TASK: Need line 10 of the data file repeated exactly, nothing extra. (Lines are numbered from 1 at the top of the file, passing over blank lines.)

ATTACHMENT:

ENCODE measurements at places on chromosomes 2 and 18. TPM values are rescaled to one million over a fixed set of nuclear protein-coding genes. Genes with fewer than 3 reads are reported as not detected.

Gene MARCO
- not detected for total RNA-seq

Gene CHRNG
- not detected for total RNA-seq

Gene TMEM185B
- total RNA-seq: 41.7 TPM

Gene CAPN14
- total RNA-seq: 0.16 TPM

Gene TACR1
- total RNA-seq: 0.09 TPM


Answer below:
Gene TACR1